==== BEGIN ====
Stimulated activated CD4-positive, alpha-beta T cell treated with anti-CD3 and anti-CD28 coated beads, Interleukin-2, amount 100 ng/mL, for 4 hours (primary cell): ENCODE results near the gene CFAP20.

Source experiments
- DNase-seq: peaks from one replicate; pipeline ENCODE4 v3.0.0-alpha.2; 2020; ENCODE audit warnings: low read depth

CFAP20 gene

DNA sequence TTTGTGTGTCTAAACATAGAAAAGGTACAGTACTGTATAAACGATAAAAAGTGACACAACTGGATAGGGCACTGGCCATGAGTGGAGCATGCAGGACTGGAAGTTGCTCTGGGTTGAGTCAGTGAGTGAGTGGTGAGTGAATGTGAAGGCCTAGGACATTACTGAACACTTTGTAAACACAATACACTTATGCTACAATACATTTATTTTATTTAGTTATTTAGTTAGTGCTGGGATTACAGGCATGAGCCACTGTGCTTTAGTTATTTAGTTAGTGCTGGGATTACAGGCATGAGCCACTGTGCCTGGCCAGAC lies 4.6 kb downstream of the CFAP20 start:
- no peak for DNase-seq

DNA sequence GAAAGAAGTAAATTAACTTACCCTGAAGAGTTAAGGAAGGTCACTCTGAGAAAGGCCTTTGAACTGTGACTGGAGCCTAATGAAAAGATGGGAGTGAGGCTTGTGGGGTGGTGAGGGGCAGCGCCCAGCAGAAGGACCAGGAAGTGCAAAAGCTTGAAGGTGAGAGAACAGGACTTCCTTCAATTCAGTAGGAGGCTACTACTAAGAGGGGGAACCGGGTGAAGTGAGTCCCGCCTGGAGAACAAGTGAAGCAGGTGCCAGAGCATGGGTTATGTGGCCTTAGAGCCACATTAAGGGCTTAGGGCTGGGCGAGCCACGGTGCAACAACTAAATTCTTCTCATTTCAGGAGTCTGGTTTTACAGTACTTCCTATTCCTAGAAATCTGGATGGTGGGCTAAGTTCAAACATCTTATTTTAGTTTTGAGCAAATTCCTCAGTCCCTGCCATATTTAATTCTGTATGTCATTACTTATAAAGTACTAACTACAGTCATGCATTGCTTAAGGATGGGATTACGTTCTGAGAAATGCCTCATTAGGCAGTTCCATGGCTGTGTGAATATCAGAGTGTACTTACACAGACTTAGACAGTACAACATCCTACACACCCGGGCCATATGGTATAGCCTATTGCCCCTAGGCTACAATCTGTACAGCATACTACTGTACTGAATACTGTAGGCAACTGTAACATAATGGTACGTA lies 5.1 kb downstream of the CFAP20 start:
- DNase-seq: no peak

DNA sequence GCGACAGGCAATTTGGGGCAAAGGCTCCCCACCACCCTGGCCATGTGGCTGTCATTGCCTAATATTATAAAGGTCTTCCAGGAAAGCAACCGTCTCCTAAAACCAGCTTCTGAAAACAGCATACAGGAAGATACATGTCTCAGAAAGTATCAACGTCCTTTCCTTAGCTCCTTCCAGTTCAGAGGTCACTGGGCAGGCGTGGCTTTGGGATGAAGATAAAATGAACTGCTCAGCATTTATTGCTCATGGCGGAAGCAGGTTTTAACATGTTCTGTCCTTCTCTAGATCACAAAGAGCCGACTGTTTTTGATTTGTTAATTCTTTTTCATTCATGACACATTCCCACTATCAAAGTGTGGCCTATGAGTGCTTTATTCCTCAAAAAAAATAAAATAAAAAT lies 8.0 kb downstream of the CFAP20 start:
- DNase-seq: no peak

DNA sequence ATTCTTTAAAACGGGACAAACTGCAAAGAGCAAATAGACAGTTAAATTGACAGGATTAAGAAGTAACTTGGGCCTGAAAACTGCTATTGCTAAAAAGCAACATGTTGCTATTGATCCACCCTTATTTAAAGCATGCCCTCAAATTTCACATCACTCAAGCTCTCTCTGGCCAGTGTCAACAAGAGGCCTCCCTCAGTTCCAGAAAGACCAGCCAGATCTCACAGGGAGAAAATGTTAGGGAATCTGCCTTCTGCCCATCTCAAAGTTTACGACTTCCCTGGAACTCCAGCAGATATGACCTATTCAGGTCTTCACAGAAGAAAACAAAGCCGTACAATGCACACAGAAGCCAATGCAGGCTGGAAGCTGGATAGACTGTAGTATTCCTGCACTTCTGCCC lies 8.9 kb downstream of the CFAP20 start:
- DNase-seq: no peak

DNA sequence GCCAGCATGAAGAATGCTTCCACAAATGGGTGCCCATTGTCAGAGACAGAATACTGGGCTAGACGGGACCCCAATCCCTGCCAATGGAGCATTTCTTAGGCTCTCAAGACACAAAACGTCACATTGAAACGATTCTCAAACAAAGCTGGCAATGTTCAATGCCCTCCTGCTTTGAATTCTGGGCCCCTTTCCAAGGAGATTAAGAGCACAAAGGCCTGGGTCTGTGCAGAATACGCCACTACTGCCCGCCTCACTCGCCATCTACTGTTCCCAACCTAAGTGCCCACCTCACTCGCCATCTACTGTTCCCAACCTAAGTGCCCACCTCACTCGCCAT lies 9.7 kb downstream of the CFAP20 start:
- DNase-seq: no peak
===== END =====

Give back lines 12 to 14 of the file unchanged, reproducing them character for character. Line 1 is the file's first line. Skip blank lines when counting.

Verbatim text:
- DNase-seq: no peak

DNA sequence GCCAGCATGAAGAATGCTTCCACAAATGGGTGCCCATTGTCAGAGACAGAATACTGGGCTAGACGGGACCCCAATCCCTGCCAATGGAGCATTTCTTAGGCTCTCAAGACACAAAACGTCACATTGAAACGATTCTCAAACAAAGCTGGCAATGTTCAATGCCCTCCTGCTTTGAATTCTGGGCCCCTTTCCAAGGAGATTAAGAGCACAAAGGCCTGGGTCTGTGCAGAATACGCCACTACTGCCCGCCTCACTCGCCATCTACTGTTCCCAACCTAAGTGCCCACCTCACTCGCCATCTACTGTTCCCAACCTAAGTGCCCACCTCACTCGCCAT lies 9.7 kb downstream of the CFAP20 start:
- DNase-seq: no peak